UW-Madison partners with communities, nonprofits to address urban food insecurity
March 9, 2015
In urban areas like Milwaukee, fresh food is still out of reach for a significant percentage of the population, and people shop for meals at the corner store or convenience mart instead.
Food insecurity has implications for health, community stability and local economies, and an interdisciplinary team of UW-Madison researchers has launched a project to study ways to boost the availability and consumption of healthy food in urban communities. The project is focusing initially on Milwaukee, Chicago and Detroit, three cities where food insecurity is considered extensive.
Supported by a $5 million grant from the U.S. Department of Agriculture, the team includes partners from UW-Extension, the nonprofit organization Growing Power, Michael Fields Agricultural Institute and a range of community-based organizations.
“This is an exciting project that brings together the research and educational capacity of the university with on-the-ground knowledge of community groups such as Growing Power,” says Steve Ventura, the project’s co-leader and a professor of environmental studies and soil science. “The overall goal is to integrate research, outreach, education and advocacy (to understand) how to build and maintain successful community and regional food systems and enhance implementation in communities at risk.”
Recognizing that the complex challenges of food insecurity will extend beyond the five-year project, Ventura has also helped to launch the Institute for Urban Agriculture and Nutrition. This unique cooperative currently includes seven universities, the City of Milwaukee, Growing Power, and the Milwaukee Food Council, which represents many community organizations.
“We’re helping to create a new initiative for the long haul in Milwaukee that can grow to include other agencies, organizations and businesses, and that can contribute to more sustainable and equitable urban food systems,” he says.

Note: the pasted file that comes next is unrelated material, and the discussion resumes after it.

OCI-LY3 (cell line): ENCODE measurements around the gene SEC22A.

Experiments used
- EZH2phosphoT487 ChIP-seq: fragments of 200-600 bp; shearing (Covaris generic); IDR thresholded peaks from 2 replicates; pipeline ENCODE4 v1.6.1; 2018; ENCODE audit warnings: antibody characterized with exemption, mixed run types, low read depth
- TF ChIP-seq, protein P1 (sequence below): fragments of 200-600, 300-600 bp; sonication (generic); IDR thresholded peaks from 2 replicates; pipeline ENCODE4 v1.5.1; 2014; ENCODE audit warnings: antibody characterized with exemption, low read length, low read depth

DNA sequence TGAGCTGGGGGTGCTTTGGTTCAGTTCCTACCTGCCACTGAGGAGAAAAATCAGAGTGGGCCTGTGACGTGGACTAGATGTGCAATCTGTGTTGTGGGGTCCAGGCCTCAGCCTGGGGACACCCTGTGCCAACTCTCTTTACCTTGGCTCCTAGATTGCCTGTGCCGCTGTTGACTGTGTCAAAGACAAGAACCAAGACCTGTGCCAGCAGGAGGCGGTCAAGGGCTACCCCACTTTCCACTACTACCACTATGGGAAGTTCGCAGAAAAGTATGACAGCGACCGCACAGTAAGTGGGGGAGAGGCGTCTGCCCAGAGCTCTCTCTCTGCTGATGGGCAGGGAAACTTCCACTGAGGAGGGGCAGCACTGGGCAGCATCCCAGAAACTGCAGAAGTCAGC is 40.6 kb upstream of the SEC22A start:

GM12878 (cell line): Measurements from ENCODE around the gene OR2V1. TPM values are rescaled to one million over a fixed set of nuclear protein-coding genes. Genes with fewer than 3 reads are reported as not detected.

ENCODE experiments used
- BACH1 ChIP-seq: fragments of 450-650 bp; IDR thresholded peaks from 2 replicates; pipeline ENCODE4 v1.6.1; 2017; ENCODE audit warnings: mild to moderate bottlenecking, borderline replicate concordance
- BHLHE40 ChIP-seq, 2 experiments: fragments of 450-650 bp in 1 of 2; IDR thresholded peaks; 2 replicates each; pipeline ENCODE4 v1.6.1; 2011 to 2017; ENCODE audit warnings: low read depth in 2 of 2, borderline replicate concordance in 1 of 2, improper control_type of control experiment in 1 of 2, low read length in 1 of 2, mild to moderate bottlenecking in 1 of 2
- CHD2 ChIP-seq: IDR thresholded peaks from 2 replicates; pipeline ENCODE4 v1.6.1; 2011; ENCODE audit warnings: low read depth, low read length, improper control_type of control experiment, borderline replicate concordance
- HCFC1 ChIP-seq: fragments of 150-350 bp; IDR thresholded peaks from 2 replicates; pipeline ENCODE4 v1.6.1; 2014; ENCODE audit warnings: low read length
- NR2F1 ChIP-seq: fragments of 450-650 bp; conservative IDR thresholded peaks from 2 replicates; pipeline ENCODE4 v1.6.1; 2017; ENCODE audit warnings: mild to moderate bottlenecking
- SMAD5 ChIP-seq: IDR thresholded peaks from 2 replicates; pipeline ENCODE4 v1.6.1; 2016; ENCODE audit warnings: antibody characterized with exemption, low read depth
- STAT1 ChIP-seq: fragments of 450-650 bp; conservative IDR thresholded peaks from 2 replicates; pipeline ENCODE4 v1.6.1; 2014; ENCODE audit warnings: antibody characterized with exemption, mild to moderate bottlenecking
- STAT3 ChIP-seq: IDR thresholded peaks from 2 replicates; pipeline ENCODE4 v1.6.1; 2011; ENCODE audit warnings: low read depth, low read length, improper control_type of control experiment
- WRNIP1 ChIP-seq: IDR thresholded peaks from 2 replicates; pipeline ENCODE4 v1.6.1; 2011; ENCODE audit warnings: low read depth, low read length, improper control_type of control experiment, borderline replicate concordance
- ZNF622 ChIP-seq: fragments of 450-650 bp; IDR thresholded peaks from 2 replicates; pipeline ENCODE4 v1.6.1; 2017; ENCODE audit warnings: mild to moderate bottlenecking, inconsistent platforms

Monica White, an assistant professor of environmental justice with a shared appointment in the Nelson Institute for Environmental Studies and Department of Community and Environmental Sociology, is specifically interested in the community aspect of the equation, studying the creative approaches grassroots organizations and communities of color have adopted in response to issues of hunger and food inaccessibility.
Take, for example, the Peaches & Greens mobile produce market, a converted ice cream truck that delivers fresh fruits and vegetables — some of it grown on community farms with volunteer assistance — to residents of inner-city Detroit who wouldn’t otherwise have access to such items.
“Urban agriculture is a way in which communities are intervening in the food system and coming up with very creative ways to do so,” says White. “This cuts across race, class, age and ability.”
Ventura points to a successful community engagement project on the south side of Milwaukee that enlisted local grocers to sponsor cooking classes and feature healthy new products appropriate for the predominantly Latino community. Now, two local community-based organizations continue these activities.
Will Allen, founder and CEO of Growing Power and co-director of the food systems research project, says in addition to engaging and empowering at-risk communities, a sustainable food system must build the infrastructure for future generations of entrepreneurs and agriculturalists.
His farm and community food center, based in Milwaukee, has become the largest urban agriculture organization in the world, with 300 acres of outside production, 25 acres of greenhouses and a large-scale aquaponics system. His team recently completed the largest farm-to-school procurement in USDA history, selling 40,000 pounds of carrots to schools in Chicago and Wisconsin.
But organizations alone can’t solve the world’s challenges, he says. More research is needed on land access; production methods; food preparation and processing, distribution and marketing; waste recycling; and the policies and economics that surround the food supply chain.
“Are nonprofits going to build the food system that we need? No,” Allen says. “This will be done by entrepreneurs that we train and help to develop. We have to grow a lot of farmers.”